Johnson & Johnson Brushed Aside Reports of Talc Asbestos Contamination For Decades
Beauty and health care product manufacturers may have relied on the representations of raw materials manufacturers when making product safety claims
Thursday, March 25, 2021 - More than 25000 women with terminal ovarian cancer or men and women with mesothelioma have filed lawsuits against Johnson & Johnson, the maker of the iconic brand Johnson's Baby Powder. The women claim that using talcum powder as a feminine deodorant on the peritoneal region of their bodies caused them to develop ovarian cancer. Last fall, a New York court of appeals judge ordered the Johnson & Johnson to pay a Brooklyn NY woman and her husband a reduced amount of $120 million, mostly punitive damages, for cancer she developed allegedly from using Johnson's Baby Powder in such a fashion. The plaintiffs, Donna Olson, 67, and her husband Robert Olson, 65 were awarded $325 million after a 14-week trial in 2019. According to Reuters, the adjusted amount was in line with statutory requirements and consisted of $15 million of compensatory damages and $105 million of punitive damages. After the judge's order, attorneys for Johnson & Johnson stated once again that they remained confident that Johnson's Baby Powder was unharmful. According to Reuters, the company said: "We deeply sympathize with anyone suffering from cancer, which is why the facts are so important. We remain confident that our talc is safe, asbestos-free, and does not cause cancer." Ms. Olsen, whose ovarian cancer is in its late stages, testified that she used Johnson's Baby Powder for feminine hygiene daily for more than fifty years. Judge Lebovits chastised Johnson & Johnson when giving the jury their final instructions. "Johnson & Johnson was for many years knowingly deceitful about, or willfully blind to, potential health risks of its talc products, in part to maintain market share and profit." The jury verdict and judges' instructions were no doubt influence by a 2018 article published by Reuters explaining that documents unsealed in prior court proceedings showed that Johnson & Johnson has known since the early 1070s that there was asbestos in their baby powder and that the company chose to ignore the information. "Internal company records, trial testimony and other evidence show that from at least 1971 to the early 2000s, J&J's raw talc and finished powders sometimes tested positive for small amounts of asbestos," Reuters reported. Johnson & Johnson CEO Alex Gorsky claimed that he never read the reports that inferred or stated their talc was asbestos-contaminated. Instead, he sent the memos along to the company's scientists. Talcum Powder cancer lawsuit attorney offers a free consultation with no obligation to file a claim.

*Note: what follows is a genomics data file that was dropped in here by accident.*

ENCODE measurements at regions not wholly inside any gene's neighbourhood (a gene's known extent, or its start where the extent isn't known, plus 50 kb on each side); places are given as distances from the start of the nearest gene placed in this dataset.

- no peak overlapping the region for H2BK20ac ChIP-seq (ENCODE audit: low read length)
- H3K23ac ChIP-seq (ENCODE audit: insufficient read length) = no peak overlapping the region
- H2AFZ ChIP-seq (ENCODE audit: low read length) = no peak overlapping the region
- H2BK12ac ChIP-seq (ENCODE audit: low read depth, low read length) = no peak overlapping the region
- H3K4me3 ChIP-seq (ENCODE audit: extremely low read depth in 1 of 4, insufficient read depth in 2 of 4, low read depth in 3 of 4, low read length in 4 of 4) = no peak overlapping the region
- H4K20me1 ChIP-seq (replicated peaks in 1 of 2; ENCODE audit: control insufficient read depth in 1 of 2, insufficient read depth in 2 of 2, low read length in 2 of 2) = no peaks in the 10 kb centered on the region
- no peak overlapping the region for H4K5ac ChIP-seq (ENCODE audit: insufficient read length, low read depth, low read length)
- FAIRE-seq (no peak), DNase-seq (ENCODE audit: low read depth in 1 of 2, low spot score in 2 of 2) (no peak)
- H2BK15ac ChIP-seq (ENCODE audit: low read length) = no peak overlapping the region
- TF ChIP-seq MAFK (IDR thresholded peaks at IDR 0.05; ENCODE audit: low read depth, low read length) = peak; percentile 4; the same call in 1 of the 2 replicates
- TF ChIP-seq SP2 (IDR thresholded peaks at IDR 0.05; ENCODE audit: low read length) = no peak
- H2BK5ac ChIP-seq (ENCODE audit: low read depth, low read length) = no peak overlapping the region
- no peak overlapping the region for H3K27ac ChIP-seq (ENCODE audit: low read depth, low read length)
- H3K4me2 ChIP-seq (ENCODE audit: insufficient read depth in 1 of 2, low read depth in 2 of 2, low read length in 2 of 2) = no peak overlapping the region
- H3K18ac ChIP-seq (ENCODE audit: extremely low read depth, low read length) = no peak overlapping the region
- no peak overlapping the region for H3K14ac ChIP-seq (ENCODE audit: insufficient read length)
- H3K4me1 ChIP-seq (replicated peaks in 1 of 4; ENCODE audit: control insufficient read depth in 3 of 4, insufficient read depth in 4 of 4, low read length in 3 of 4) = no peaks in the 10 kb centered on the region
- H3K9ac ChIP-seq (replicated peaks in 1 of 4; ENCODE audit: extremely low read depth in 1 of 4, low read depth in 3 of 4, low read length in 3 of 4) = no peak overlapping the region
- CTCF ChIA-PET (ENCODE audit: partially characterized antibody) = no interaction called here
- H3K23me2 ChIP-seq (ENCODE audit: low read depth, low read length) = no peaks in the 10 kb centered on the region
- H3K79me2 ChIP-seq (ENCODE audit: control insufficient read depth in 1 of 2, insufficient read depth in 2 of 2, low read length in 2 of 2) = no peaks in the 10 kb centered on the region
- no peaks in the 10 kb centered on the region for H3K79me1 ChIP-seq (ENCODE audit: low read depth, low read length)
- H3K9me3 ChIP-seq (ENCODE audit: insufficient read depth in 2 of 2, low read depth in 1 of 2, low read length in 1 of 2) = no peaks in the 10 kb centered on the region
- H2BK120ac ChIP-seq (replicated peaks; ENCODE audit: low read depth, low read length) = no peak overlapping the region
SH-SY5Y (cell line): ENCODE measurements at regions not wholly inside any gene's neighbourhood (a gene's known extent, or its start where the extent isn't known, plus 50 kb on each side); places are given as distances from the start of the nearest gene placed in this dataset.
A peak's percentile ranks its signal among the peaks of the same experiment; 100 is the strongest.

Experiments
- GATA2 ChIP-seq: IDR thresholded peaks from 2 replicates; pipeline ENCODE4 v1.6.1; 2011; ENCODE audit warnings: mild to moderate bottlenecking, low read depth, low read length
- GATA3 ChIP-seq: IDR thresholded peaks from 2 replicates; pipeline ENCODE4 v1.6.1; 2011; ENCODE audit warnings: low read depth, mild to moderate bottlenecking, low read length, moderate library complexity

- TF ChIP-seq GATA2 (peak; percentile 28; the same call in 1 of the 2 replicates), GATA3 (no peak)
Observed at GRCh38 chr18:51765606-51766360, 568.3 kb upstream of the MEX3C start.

Gorsky's indifferent attitude for product safety and asbestos testing was reflected throughout the entire cosmetic, health care, and beauty products industry that had been left self-regulating by the Food and Drug Administration for a century. An executive from American International Industries, the maker of Clubman Talcum Powder, testified in a recent trial that it never crossed the company's mind to test their talc for asbestos, and instead relied solely on the purity and safety guarantees of the mining company.